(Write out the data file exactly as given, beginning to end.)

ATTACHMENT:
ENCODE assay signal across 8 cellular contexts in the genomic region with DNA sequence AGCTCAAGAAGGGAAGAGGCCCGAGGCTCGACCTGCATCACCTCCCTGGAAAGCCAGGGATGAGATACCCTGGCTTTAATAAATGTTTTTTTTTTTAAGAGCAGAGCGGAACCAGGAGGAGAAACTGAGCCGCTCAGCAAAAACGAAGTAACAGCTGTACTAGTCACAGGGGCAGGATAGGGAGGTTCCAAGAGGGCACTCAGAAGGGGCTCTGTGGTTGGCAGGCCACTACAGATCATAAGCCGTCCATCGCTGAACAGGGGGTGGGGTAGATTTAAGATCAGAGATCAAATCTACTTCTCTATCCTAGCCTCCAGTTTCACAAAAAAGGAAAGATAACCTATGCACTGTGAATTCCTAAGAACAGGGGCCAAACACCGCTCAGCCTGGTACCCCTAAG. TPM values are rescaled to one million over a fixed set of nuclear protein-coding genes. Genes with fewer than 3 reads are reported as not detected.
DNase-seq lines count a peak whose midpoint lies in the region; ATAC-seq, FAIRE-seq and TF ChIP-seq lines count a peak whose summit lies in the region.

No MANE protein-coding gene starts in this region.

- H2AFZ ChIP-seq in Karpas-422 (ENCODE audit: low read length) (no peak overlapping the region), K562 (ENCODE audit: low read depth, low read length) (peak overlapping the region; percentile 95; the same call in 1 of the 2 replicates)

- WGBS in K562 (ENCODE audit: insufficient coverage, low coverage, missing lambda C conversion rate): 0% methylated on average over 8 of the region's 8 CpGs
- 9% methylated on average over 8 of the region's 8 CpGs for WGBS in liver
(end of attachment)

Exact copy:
ENCODE assay signal across 8 cellular contexts in the genomic region with DNA sequence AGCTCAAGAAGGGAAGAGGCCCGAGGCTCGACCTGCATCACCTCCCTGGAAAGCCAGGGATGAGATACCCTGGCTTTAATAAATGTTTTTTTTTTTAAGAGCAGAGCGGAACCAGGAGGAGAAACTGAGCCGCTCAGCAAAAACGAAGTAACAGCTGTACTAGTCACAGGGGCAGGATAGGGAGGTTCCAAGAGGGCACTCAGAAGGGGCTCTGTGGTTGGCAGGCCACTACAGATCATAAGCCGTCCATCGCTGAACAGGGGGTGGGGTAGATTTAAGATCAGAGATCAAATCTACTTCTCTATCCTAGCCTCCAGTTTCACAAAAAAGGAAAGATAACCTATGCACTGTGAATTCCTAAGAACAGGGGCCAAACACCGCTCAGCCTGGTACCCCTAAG. TPM values are rescaled to one million over a fixed set of nuclear protein-coding genes. Genes with fewer than 3 reads are reported as not detected.
DNase-seq lines count a peak whose midpoint lies in the region; ATAC-seq, FAIRE-seq and TF ChIP-seq lines count a peak whose summit lies in the region.

No MANE protein-coding gene starts in this region.

- H2AFZ ChIP-seq in Karpas-422 (ENCODE audit: low read length) (no peak overlapping the region), K562 (ENCODE audit: low read depth, low read length) (peak overlapping the region; percentile 95; the same call in 1 of the 2 replicates)

- WGBS in K562 (ENCODE audit: insufficient coverage, low coverage, missing lambda C conversion rate): 0% methylated on average over 8 of the region's 8 CpGs
- 9% methylated on average over 8 of the region's 8 CpGs for WGBS in liver